As with most compact cameras, photo quality really comes down to expectations and what you plan to do with your photos. In general, the HS30EXR's photos are very good and it is capable of taking some excellent shots. However, it may take a lot of adjusting of settings, shooting in raw, or experimenting with its EXR modes to get the best results. If that's not something you're willing to do, this probably isn't a good choice. Its EXR Auto mode is very good as auto-shooting modes go, but even tweaking that mode's settings can get you better shots.
Basically, if you're considering this expecting digital SLR photo quality for this price with its lens and features, you're going to be disappointed. If you understand that this is essentially a point-and-shoot camera with a lot of control and a long lens, you'll probably be quite happy with what the camera can produce under the right conditions.
My main issue with the results is that there is a lot of visible artifacts when photos were viewed at larger sizes, and subjects look soft. The higher the ISO used, the worse it gets. Unfortunately, using the 30x zoom regularly requires the higher ISO sensitivities and the camera tends to jump right to them when in auto. Again, the best thing to do is take away some of the camera's control.
Color performance is very good: bright, vivid, and pretty close to accurate. Though, again, above ISO 400, colors look gradually more washed out. If you need to shoot at higher sensitivities, you should capture both JPEG and raw if possible.
You get a fair amount of control over shutter speeds and apertures with this camera as well as other options like manual focus and color, tone, sharpness, noise reduction, and white balance adjustments. In manual mode, available shutter speeds start at 30 seconds and go down to 1/4,000 second (though they're dependent on the ISO used); selectable apertures are f2.8, 3.2, 3.6, 4, 4.5, 5, 5.6, 6.4, 7.1, 8, 9, 10, and 11 at wide end, and f5.6, 6.4, 7.1, 8, 9, 10, and 11 at the long end.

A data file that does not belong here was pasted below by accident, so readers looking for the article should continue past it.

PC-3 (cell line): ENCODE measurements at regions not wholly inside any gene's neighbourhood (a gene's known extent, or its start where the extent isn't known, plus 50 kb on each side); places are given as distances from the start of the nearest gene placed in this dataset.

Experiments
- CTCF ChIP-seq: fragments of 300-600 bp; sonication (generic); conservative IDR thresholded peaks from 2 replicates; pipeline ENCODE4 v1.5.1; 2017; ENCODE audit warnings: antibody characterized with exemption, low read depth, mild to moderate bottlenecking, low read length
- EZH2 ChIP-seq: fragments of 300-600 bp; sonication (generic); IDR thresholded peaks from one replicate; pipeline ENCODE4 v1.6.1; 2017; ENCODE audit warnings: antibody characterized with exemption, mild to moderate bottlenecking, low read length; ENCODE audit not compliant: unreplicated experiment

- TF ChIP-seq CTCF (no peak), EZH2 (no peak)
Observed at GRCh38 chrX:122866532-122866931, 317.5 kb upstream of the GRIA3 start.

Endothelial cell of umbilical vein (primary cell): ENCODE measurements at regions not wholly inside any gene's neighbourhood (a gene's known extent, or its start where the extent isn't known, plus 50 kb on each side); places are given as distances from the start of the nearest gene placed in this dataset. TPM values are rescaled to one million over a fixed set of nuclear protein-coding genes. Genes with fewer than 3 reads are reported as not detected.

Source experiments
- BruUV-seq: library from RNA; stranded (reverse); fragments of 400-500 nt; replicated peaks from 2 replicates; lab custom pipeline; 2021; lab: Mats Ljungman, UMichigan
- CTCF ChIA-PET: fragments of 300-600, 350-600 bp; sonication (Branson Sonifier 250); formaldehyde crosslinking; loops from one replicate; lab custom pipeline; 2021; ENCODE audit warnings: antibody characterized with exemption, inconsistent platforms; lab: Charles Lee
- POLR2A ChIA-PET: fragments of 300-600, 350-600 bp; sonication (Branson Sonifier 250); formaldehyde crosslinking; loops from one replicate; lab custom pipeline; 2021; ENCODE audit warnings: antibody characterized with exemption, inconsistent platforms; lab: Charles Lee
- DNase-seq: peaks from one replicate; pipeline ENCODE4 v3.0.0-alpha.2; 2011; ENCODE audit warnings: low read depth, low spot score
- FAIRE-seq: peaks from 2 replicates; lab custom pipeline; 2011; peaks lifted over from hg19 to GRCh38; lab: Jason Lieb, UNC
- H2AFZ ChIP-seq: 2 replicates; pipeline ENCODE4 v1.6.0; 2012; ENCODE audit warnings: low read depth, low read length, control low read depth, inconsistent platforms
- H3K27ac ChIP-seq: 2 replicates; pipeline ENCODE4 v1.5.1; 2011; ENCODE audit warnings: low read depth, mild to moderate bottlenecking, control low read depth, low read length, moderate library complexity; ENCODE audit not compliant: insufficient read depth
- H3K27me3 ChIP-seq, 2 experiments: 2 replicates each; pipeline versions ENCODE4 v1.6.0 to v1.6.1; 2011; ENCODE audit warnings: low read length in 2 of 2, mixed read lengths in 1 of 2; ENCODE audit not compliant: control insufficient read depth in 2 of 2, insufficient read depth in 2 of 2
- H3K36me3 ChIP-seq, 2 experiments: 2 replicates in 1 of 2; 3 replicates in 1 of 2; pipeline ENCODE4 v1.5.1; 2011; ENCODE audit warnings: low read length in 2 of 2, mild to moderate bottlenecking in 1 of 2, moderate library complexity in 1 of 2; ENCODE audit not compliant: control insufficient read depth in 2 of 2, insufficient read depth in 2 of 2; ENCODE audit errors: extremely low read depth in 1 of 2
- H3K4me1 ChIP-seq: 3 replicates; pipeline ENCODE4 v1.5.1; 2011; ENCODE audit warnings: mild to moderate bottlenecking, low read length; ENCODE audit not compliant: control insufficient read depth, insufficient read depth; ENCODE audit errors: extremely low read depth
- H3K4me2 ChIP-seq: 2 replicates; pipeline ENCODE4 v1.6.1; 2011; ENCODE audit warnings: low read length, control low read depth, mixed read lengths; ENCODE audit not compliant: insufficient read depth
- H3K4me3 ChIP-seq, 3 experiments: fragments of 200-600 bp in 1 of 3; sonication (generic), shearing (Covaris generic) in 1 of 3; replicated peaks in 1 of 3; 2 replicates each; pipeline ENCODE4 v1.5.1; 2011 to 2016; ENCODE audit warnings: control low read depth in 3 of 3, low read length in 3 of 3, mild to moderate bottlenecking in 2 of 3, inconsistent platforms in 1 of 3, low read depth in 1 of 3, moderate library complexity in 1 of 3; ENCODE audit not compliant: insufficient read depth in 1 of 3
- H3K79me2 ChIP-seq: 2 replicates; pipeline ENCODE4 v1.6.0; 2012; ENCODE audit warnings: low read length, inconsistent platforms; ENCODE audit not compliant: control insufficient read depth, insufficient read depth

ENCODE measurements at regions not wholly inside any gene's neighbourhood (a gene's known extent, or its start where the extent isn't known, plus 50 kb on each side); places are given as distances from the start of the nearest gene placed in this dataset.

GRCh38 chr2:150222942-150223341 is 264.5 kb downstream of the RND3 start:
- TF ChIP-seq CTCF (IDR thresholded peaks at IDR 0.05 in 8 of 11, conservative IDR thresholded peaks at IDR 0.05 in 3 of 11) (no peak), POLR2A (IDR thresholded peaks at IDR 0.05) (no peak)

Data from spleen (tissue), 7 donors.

Fujifilm's D-Range option continues to be impressive. Switching to EXR mode and setting it to D-Range Priority allows you to select the amount you'd like to use. The top left photo was taken at DR 100 percent, which gives you better contrast indoors or under overcast skies. This is the result you'd likely get from a typical point-and-shoot.
The bottom right is set to the maximum of DR 1600 percent and you can see what a difference it makes, completely rescuing details lost. The only disadvantages to using it really is that the ISO needs to be at least 400 and the resolution is a maximum 8 megapixels (the former being more important than the latter.)
The HS30EXR has a lot of burst shooting options to pick from depending on what resolution you want to use. At 16 megapixels you get 3 frames per second (in raw plus JPEG, too), but if you're OK with smaller 8-megapixel images, you can get up to a fast 11fps.
Focus and exposure are set with the first shot, though, so for really fast-moving subjects all of your shots may not be in focus. This is typical of most burst modes on compact cameras. Also, although the camera can continue to shoot continuously up to 200 shots, the speed drops significantly after the initial burst. For example, at full resolution, after about four or five photos it gets much slower. It's better to release, let it store your images, and shoot again.
In with the continuous shooting settings are a few bracketing options for exposure, dynamic range, and film simulation (standard, vivid, and soft). They're all nice to have, and since there is no option for artistic HDR photos on the camera, you can use the exposure bracketing to create your own.
The HS30EXR can focus as close as 0.4-inch from a subject. This is a 50 percent crop from the inset image, which in general is about as large as you can go without starting to see artifacts. However, you can do slightly better if you process the raw images yourself, keep your sensitivity to ISO 100, and use a support.
The camera's Pro Focus mode fakes an out-of-focus background look of a digital SLR when shooting portraits or macro subjects. This was taken with the maximum amount of background softening. The results are OK, but Sony's Background Defocus is slightly better.
The following eight slides are included to give you an idea of the camera's image quality at full zoom and in general. I've included a link below each image to view them at full resolution. Be warned: These are large files and take time to download.